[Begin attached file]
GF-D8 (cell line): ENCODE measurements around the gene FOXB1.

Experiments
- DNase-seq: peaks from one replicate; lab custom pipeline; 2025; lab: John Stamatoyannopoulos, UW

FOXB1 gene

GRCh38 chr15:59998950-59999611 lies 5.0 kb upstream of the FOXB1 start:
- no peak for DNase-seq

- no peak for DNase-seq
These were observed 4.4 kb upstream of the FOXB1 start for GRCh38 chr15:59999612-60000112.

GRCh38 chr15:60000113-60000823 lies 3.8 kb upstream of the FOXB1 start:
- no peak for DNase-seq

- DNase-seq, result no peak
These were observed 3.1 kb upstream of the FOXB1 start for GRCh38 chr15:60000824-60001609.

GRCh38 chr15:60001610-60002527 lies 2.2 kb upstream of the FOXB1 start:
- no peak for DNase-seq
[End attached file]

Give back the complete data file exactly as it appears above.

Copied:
GF-D8 (cell line): ENCODE measurements around the gene FOXB1.

Experiments
- DNase-seq: peaks from one replicate; lab custom pipeline; 2025; lab: John Stamatoyannopoulos, UW

FOXB1 gene

GRCh38 chr15:59998950-59999611 lies 5.0 kb upstream of the FOXB1 start:
- no peak for DNase-seq

- no peak for DNase-seq
These were observed 4.4 kb upstream of the FOXB1 start for GRCh38 chr15:59999612-60000112.

GRCh38 chr15:60000113-60000823 lies 3.8 kb upstream of the FOXB1 start:
- no peak for DNase-seq

- DNase-seq, result no peak
These were observed 3.1 kb upstream of the FOXB1 start for GRCh38 chr15:60000824-60001609.

GRCh38 chr15:60001610-60002527 lies 2.2 kb upstream of the FOXB1 start:
- no peak for DNase-seq